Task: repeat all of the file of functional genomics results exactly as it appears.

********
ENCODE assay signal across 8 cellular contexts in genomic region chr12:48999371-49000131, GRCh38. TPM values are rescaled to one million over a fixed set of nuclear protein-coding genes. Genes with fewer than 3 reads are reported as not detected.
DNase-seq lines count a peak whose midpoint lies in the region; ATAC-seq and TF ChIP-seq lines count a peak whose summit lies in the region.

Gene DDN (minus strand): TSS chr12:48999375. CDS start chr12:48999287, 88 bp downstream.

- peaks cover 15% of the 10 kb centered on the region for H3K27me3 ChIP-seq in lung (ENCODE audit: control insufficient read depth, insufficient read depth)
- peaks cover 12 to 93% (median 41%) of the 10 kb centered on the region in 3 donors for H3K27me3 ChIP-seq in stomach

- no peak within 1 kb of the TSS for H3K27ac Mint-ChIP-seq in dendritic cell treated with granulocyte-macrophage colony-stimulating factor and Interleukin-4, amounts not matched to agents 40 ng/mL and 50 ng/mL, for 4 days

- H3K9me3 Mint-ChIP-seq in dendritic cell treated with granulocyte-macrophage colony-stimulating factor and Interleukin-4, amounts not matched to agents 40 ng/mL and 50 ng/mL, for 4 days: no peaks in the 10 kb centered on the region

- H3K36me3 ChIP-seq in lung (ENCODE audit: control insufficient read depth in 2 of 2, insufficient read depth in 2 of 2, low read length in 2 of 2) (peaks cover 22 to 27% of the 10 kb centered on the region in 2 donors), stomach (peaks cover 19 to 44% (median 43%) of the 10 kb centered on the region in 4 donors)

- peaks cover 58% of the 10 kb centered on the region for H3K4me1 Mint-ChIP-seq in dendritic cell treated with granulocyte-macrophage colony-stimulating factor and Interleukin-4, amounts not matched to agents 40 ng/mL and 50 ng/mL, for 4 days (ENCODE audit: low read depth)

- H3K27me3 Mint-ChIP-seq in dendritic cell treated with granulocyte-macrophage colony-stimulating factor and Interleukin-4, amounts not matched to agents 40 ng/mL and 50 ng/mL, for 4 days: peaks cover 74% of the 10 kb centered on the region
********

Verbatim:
ENCODE assay signal across 8 cellular contexts in genomic region chr12:48999371-49000131, GRCh38. TPM values are rescaled to one million over a fixed set of nuclear protein-coding genes. Genes with fewer than 3 reads are reported as not detected.
DNase-seq lines count a peak whose midpoint lies in the region; ATAC-seq and TF ChIP-seq lines count a peak whose summit lies in the region.

Gene DDN (minus strand): TSS chr12:48999375. CDS start chr12:48999287, 88 bp downstream.

- peaks cover 15% of the 10 kb centered on the region for H3K27me3 ChIP-seq in lung (ENCODE audit: control insufficient read depth, insufficient read depth)
- peaks cover 12 to 93% (median 41%) of the 10 kb centered on the region in 3 donors for H3K27me3 ChIP-seq in stomach

- no peak within 1 kb of the TSS for H3K27ac Mint-ChIP-seq in dendritic cell treated with granulocyte-macrophage colony-stimulating factor and Interleukin-4, amounts not matched to agents 40 ng/mL and 50 ng/mL, for 4 days

- H3K9me3 Mint-ChIP-seq in dendritic cell treated with granulocyte-macrophage colony-stimulating factor and Interleukin-4, amounts not matched to agents 40 ng/mL and 50 ng/mL, for 4 days: no peaks in the 10 kb centered on the region

- H3K36me3 ChIP-seq in lung (ENCODE audit: control insufficient read depth in 2 of 2, insufficient read depth in 2 of 2, low read length in 2 of 2) (peaks cover 22 to 27% of the 10 kb centered on the region in 2 donors), stomach (peaks cover 19 to 44% (median 43%) of the 10 kb centered on the region in 4 donors)

- peaks cover 58% of the 10 kb centered on the region for H3K4me1 Mint-ChIP-seq in dendritic cell treated with granulocyte-macrophage colony-stimulating factor and Interleukin-4, amounts not matched to agents 40 ng/mL and 50 ng/mL, for 4 days (ENCODE audit: low read depth)

- H3K27me3 Mint-ChIP-seq in dendritic cell treated with granulocyte-macrophage colony-stimulating factor and Interleukin-4, amounts not matched to agents 40 ng/mL and 50 ng/mL, for 4 days: peaks cover 74% of the 10 kb centered on the region